Larry did that. But only because something inside me let him. It happened—this awakening, this “kiss”—the night I saw The Normal Heart at the Public Theater, shocking this 21-year old into consciousness.
Being inspired by a show is familiar to all of us who love the theater, but having a particular theatrical experience that actually alters the course of your life is something much deeper. Of course, this experience of The Normal Heart didn’t just happen to me. Not only did Larry’s playwriting embolden the scope of theatrical expressions in its era—Tony Kushner, Terrence McNally, Paul Rudnick, Paula Vogel—in huge and unexpected ways, The Normal Heart provided the sparks that lit the world’s destination for change both onstage and off.
The Normal Heart witnesses the story of the men who responded to the explosion of HIV by creating the world’s first AIDS service organization, the Gay Men’s Health Crisis—until then, I hadn’t realized how powerfully the stage could be used not only as a mirror of society, but also of its moment. What was happening on that stage in 1985 was happening right outside the Public Theater’s lobby doors on Lafayette Street.
It’s taken us nearly 40 years to grapple with unpacking AIDS and its vast medical, social and political ramifications. As I’m certain Larry knew till his last breath, we haven’t finished the job. There is still no cure.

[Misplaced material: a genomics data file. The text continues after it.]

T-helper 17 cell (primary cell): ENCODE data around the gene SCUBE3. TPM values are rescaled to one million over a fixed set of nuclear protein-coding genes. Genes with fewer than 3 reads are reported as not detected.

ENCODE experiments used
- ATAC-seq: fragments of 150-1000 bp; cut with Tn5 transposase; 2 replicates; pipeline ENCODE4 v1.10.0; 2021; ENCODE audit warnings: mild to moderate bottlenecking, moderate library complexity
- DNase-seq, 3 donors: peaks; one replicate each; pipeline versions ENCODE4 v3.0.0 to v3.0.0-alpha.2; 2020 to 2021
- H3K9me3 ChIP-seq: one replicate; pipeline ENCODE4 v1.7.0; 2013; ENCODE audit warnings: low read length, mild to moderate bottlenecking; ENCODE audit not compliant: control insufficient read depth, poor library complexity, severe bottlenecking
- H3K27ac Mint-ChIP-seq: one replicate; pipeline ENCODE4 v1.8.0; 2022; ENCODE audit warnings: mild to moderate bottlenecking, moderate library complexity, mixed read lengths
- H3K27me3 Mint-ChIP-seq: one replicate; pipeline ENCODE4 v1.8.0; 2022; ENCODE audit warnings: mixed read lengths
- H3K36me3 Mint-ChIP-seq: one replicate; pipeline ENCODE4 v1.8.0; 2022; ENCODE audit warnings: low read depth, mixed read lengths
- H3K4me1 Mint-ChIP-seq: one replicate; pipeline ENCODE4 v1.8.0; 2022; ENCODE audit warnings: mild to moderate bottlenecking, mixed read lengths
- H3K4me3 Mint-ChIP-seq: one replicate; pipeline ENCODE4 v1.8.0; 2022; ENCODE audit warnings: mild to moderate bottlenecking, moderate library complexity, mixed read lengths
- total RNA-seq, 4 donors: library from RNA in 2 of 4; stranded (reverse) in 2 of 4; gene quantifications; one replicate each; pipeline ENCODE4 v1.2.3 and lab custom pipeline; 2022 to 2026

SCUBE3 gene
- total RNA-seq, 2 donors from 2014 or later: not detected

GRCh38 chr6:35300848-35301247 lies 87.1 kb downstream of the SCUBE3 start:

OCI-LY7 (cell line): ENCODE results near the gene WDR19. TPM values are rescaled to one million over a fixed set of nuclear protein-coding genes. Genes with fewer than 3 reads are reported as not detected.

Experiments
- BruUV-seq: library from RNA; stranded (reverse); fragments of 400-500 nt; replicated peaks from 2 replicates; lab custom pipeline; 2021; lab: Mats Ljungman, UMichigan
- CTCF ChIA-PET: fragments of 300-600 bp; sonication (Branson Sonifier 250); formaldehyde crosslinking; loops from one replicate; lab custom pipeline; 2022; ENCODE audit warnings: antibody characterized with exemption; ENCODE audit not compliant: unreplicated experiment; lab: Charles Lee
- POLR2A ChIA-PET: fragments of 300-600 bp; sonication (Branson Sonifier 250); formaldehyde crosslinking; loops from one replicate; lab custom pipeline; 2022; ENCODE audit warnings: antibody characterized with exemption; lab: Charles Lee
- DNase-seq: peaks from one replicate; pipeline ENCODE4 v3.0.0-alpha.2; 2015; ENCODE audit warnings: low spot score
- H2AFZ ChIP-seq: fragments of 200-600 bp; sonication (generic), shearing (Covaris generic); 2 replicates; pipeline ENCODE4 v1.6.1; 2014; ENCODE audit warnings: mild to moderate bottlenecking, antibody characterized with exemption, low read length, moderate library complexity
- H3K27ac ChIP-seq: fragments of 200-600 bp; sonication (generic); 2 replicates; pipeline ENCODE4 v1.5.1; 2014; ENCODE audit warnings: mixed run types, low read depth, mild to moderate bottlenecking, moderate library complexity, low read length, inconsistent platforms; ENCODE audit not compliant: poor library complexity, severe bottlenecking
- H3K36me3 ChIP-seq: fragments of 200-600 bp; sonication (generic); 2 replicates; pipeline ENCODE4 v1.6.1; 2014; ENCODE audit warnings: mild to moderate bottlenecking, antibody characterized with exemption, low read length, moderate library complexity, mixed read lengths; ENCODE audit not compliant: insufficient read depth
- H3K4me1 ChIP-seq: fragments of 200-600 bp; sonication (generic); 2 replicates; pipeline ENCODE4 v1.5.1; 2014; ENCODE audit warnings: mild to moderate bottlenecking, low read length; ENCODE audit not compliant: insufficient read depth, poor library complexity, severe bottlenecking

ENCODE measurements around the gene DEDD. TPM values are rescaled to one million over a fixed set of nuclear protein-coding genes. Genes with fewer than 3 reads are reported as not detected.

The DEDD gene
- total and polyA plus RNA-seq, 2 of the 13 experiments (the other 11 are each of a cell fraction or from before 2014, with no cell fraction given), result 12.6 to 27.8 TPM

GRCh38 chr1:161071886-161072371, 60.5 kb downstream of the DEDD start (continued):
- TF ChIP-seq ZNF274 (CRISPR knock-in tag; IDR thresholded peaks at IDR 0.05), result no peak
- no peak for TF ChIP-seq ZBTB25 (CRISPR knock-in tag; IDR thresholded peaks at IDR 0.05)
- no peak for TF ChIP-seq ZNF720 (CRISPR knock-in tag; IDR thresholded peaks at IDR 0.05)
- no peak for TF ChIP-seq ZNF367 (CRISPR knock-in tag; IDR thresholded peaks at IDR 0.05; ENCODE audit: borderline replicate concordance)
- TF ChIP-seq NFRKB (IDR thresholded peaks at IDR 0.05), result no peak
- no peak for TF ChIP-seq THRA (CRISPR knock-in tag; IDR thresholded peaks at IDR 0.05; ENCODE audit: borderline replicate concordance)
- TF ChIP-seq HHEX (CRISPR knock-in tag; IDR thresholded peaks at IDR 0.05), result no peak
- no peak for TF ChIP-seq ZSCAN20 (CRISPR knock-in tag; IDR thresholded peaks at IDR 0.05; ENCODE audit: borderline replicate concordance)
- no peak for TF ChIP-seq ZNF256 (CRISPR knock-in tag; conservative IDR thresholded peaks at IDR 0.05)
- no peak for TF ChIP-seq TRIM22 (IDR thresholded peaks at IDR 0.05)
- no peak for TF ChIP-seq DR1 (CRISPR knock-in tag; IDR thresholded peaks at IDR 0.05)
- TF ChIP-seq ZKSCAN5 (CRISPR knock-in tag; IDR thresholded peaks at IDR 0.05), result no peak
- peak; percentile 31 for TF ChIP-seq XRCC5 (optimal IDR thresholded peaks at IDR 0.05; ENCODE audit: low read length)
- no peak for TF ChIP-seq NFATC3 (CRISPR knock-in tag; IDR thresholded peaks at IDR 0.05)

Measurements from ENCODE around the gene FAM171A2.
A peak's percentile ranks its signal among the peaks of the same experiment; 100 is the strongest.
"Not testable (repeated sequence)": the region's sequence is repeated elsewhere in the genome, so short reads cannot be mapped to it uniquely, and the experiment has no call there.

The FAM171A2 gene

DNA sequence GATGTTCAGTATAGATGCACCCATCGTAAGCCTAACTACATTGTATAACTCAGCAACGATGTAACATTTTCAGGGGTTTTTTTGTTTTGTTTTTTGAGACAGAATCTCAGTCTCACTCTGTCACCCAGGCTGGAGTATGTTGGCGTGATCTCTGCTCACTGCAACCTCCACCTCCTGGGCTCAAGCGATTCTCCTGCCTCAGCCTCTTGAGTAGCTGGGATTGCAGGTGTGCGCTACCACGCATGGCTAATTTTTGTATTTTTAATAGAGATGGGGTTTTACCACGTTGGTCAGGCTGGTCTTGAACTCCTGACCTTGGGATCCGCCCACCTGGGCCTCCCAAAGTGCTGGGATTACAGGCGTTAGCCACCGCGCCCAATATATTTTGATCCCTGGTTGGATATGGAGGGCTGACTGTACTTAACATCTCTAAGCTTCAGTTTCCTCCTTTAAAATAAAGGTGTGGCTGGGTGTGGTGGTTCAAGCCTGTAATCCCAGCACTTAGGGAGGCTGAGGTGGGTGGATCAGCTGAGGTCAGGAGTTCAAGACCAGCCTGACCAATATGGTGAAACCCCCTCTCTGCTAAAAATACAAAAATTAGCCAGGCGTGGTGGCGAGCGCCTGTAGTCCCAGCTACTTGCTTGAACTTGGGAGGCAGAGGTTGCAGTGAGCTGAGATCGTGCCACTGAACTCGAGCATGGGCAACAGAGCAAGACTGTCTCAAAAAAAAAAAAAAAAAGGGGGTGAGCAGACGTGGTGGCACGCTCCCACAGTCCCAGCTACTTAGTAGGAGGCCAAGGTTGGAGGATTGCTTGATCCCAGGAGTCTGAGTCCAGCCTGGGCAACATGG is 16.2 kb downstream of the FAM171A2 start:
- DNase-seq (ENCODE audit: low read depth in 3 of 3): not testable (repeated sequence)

When I got the first text on May 27 from a friend that simply said, “Larry… No. I’m so sorry, David,” I knew he was gone. Riding the waves of emotions that this inspirational father figure in my life—this internationally revered gay icon!—over the next few days involved tears, anger, gratitude, disbelief, reaching out to friends I hadn’t spoken to in years to cry, laugh and rekindle deep-rooted bonds. I’m also grappling with the feeling that, in Larry’s passionate and demanding eyes, we had failed. I had failed. Not only is there no cure for AIDS, homophobia still has the power to paralyze and kill.
But that's where transformation happens in the stream of grief—there remains a legacy to draw upon. Larry’s legacy: Turn the chaos of your emotions toward social injustice into action. This is a message I’ll carry to my grave—as will millions of others around the world.
It all started with a poem. That’s also true for Larry. The title of his masterwork comes from the pen of W. H. Auden, whose words in “September 1, 1939” inspire me to this day:
The windiest militant trash
Important Persons shout
Is not so crude as our wish:
What mad Nijinsky wrote
Is true of the normal heart;
For the error bred in the bone
Of each woman and each man
Craves what it cannot have,
Not universal love
But to be loved alone.
All I have is a voice
To undo the folded lie,
The romantic lie in the brain
Of the sensual man-in-the-street
And the lie of Authority
Whose buildings grope the sky:
There is no such thing as the State
And no one exists alone;
Hunger allows no choice
To the citizen or the police;
We must love one another or die.